"'Tis Not What Man Does Which Exalts Him, But What Man Would Do!"
Context: David, the shepherd boy, recounts how he cured King Saul of his melancholic despair of pleasure in all things. David tells of his meeting with Abner, his entry into Saul's darkened tent, and his first glimpse of the king. David catalogues all of the good things of the earth for which Saul should thank heaven. On his harp, he tells of the God-given signs of order in all creatures and of men working together as a society. David sings of the joys of living and of Saul's great worth. Slowly, Saul regains his kingly habits and bearing. It is through David's deep love and desire to help that the boy suddenly attains a mystical glimpse of Truth. He breaks off singing and speaks aloud of the perfection of God's plan: "All's love, yet all's law." David realizes that he has been wrong in attempting to cure Saul without honestly seeking God's help. He wishes to save, redeem, and restore the king, but God alone can grant him success, for it is God's will that is the basis for all creation. David compares his own human abilities with those of the Divine:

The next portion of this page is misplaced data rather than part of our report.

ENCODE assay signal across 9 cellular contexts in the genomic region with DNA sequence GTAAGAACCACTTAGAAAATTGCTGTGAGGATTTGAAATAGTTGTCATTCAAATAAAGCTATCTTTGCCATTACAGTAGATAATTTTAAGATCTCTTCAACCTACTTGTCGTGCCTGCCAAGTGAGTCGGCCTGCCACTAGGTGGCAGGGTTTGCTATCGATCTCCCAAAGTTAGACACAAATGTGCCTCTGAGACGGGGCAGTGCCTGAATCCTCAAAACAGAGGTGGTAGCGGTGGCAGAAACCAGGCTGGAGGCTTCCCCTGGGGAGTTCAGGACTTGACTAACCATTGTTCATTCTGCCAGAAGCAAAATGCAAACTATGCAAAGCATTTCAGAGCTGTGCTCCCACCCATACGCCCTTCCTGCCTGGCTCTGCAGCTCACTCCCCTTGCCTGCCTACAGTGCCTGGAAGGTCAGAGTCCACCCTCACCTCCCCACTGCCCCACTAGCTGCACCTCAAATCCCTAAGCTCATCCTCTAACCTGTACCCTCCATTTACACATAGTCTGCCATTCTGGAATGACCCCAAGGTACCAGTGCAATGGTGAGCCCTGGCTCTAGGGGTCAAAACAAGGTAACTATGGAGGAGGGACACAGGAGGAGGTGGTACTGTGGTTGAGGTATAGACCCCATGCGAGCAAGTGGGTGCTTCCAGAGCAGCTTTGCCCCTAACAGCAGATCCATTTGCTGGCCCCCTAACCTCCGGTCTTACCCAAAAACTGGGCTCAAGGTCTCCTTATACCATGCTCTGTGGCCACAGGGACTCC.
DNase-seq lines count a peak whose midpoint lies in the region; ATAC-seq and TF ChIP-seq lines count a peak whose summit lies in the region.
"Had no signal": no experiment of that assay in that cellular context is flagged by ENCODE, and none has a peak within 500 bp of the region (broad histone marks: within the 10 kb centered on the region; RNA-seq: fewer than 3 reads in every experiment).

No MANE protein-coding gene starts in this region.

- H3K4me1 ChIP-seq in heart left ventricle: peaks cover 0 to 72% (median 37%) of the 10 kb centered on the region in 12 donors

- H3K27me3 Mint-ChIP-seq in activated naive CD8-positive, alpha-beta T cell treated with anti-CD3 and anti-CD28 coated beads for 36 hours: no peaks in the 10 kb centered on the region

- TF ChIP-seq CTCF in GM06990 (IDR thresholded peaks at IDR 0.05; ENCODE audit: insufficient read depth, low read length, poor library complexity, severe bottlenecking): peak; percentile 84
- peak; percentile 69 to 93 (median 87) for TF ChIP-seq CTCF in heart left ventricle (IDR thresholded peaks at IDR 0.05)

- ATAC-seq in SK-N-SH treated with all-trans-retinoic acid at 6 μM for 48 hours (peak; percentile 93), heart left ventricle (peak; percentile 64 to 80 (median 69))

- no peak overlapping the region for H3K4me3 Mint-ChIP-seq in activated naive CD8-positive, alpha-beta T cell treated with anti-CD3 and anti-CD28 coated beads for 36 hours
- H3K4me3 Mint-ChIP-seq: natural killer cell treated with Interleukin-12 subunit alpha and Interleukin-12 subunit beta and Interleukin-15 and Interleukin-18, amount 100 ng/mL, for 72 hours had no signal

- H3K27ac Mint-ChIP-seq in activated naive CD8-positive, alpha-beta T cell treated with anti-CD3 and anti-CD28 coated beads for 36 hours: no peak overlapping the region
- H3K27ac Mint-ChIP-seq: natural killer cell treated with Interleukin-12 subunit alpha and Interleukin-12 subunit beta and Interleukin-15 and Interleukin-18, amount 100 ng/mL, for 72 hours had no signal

I will?–the mere atoms despise me! Why am I not lothTo look that, even that in the face too? Why is it I dareThink but lightly of such impuissance? What stops my despair?This–'tis not what man Does which exalts him, but what man Would do!See the King–I would help him but cannot–the wishes fall through.Could I wrestle to raise him from sorrow, grow poor to enrich,To fill up his life, starve my own out, I would–knowing which,I know that my service is perfect. . . .